A Canadian home owner insurance policy has many parts to it. Aside from the form of coverage (Comprehensive, named perils, etc.), there are different parts of the policy to learn about. They are outlined below
NOTE: If you do not find what you are looking for here, you can ask a question about home insurance in Canada at House Insurance Questions and Answers
1. Coverage for the Dwelling Building
If the home is damaged or destroyed by an insured peril listed in your policy (i.e. fire, lightning, wind, etc), the insurer will rebuild or repair up to the limits of the policy. Paying attention to the policy type and the exclusions at time of purchase is critical here. Of the common exclusions, the two most important ones in Canada are flood and earthquake.
While purchasing a home owner insurance policy it is also important to get the rebuilding value right. This is not the same as your purchase price. You should get advice on how much coverage to get from your broker or agent. Also, look for guaranteed building replacement cost coverage in case costs to rebuild escalate.
2. Detached Structures
Detached structures include detached garages, tool sheds, pool houses, and the like. Most policies automatically include these with a limit of 10-20% of the building value. This limit can be increased if necessary.
3. Personal Property
This is coverage for all of the contents of your home. If the contents are damaged or destroyed due to an insured peril the insurer will cover the loss. Again, small claims should be avoided.
Personal Property in a Canada Home Insurance policy usually has a limit based on the building value. This number can be 50 – 100% of the building value. So if the building is insured to $200,000 (for easy math), the contents could be insured for an additional $100,000- $200,000.
Always look for Replacement Cost coverage on personal property.
Some personal property will have limits within the policy. This usually includes valuables like jewelry, art, collectibles, bicycles, business use items and more. This is yet another reason to buy through a broker or agent who can talk about your specific needs and fill any gaps in your coverage.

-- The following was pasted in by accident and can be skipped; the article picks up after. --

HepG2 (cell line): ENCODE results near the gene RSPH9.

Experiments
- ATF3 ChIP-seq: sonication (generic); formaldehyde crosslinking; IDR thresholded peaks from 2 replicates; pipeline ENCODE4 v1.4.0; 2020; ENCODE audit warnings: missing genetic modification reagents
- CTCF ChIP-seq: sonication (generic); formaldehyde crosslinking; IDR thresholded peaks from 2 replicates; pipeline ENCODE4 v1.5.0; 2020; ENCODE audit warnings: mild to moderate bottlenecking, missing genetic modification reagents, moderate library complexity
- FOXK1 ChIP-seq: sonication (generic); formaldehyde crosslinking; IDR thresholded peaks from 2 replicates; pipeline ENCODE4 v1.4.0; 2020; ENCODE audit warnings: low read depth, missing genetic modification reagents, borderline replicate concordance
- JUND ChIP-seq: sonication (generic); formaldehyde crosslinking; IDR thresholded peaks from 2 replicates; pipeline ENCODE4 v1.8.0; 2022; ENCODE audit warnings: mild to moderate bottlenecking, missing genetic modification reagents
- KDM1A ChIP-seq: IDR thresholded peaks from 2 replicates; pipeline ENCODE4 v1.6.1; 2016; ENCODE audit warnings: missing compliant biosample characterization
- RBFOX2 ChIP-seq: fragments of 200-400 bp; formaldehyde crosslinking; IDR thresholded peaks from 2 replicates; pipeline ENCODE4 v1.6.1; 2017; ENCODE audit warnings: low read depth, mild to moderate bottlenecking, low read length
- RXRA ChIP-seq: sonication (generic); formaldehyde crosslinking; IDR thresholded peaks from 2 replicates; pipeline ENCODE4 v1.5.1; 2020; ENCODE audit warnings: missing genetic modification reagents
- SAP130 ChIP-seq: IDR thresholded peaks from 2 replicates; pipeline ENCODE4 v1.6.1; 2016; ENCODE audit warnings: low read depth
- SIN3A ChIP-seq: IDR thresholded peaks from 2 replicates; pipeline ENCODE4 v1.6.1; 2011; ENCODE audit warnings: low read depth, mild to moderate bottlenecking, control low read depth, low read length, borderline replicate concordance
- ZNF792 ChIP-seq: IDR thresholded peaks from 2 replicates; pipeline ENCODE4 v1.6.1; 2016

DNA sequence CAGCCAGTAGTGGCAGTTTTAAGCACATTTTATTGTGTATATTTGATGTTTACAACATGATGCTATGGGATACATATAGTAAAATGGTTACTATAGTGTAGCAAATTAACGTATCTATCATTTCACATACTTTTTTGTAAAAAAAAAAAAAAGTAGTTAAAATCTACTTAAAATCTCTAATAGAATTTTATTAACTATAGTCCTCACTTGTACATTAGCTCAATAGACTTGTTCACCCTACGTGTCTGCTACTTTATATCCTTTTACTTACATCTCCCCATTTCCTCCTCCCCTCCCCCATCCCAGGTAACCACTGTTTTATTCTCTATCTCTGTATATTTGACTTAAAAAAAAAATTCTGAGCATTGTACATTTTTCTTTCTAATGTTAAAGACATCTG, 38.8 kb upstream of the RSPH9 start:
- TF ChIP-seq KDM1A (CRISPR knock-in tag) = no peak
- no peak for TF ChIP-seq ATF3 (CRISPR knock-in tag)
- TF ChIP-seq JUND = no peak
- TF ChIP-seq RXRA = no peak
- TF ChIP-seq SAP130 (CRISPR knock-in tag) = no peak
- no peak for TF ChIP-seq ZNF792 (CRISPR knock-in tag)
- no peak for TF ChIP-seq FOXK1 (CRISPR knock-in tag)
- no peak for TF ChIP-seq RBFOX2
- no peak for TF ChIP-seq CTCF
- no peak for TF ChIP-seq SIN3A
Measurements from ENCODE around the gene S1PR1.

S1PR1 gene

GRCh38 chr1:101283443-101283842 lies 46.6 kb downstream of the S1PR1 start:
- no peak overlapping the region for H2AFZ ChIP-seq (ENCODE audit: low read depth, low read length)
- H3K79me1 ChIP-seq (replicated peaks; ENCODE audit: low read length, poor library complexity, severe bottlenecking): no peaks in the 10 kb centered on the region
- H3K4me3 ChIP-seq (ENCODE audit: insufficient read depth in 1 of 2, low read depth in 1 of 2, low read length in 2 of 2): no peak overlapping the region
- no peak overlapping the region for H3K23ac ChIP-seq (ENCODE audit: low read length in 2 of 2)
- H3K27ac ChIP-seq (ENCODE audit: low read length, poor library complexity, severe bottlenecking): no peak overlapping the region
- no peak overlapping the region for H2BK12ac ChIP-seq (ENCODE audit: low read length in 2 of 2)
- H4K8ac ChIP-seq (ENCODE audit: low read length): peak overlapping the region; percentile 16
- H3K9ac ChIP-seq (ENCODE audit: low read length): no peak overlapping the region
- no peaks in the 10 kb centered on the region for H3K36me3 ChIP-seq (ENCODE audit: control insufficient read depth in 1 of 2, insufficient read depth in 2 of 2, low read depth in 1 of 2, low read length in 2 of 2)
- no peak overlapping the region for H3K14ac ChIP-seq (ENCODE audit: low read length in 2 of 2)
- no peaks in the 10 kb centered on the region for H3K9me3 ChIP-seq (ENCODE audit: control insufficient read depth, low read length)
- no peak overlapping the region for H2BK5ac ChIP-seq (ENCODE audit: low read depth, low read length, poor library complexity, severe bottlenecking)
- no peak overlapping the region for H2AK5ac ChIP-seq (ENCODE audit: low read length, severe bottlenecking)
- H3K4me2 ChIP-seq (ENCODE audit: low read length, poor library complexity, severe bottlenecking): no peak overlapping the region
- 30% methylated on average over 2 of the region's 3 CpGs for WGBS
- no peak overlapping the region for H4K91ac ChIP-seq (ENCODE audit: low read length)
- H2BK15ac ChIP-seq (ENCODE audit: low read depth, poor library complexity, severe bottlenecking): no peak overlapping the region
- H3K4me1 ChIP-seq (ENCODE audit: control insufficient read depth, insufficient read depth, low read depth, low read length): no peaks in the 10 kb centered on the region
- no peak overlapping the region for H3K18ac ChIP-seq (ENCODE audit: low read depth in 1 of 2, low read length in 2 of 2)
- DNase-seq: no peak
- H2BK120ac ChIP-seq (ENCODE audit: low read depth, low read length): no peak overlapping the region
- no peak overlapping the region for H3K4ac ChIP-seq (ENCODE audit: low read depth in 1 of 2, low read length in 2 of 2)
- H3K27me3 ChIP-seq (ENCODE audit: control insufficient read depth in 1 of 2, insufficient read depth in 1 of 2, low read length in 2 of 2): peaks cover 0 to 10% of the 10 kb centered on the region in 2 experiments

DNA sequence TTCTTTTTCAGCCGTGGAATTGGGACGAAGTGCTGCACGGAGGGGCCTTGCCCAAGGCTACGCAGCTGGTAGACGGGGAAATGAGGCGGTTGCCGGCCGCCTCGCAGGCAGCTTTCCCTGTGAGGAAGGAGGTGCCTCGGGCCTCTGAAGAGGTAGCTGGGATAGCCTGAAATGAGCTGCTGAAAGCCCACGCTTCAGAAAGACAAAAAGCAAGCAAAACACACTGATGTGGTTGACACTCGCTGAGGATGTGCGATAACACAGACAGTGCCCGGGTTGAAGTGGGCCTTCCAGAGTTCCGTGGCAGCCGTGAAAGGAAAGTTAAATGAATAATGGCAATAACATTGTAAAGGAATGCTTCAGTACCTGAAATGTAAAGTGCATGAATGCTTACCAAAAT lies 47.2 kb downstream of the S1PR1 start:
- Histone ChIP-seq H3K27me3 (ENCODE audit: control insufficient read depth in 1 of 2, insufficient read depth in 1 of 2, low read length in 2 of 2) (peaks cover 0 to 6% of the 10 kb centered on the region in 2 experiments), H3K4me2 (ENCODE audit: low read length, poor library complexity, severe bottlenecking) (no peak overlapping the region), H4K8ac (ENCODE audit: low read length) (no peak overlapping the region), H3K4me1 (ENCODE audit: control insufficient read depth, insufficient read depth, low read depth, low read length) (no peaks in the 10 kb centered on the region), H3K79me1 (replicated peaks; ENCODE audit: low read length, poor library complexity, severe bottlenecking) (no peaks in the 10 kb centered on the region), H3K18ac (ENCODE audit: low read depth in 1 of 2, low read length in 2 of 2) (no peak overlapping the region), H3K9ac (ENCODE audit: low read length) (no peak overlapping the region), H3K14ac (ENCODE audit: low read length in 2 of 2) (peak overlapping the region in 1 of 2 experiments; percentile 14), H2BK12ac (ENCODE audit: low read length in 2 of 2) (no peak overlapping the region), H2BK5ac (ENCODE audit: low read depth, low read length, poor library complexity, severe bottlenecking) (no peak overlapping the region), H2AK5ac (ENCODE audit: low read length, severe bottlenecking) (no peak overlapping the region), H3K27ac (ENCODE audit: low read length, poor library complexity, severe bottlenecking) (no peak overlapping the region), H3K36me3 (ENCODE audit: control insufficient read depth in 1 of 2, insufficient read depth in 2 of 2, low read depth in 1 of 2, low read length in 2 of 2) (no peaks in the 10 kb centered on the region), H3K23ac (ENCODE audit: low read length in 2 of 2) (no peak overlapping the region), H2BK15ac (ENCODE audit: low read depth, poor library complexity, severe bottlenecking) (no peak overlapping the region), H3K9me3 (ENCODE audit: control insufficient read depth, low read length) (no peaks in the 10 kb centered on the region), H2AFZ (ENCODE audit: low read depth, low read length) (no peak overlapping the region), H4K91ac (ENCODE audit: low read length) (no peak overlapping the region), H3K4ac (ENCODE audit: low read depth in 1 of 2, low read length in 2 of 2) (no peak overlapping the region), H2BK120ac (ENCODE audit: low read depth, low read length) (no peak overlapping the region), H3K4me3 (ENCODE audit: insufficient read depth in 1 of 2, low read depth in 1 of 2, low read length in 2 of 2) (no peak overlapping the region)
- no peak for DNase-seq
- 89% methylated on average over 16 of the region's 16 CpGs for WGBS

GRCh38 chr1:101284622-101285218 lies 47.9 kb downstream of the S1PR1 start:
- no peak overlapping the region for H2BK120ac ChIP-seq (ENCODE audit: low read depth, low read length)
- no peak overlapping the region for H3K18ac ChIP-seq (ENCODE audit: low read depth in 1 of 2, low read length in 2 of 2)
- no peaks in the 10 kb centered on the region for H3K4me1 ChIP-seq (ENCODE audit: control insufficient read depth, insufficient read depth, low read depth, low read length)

Personal Property is also covered while it is away from the home – when you are on vacation for example.
Want more information on personal property insurance coverage in Canada? Read: Home Contents Insurance
4. Personal Liability Coverage
Your Home Owner Insurance Policy offers you and your family coverage for lawsuits arising from bodily injury or property damage (to others – you can’t sue yourself!) Limits start at $500,000 but $2,000,000 is the standard recommendation.
Most policies in Canada have voluntary medical and voluntary property coverage in nominal amounts of around $6000 and $2000 respectively.
Another liability option is an Umbrella Liability Insurance policy which gives further protection above the liability coverage.
It is important to disclose any home based business as additional liability coverage is required. For more information about home business insurance in Canada, visit Home Business Insurance
5. Additional Living Expenses
After a claim you may not be able to live in your home while it is being repaired or rebuilt. Additional living expenses coverage provides money for shelter and related expenses for temporary accommodations.
That concludes the 5 key parts of a home owners insurance policy. Want more information on Canada home insurance? Go to Canada Home Insurance for more on Home Insurance Policies.
Note: Always speak with a licensed insurance professional about your specific situation. This insurance information is general in nature and the policy wordings always take precedence. It is possible that there are errors and omissions in this website and www.canada-insurance-source.com, or its authors, take no responsibility.
Keep in mind that insurance licensing, legislation, and policies often vary by province and most certainly by country. Canada Insurance Source is a free information source. So use this site to gain a general understanding of insurance with your own area and situation in mind. Make sure you review the "please read" page. Always speak with a licensed insurance professional about your specific situation.
Always speak with a licensed insurance representative about your specific situation.
This site is general in nature and there may be errors or ommissions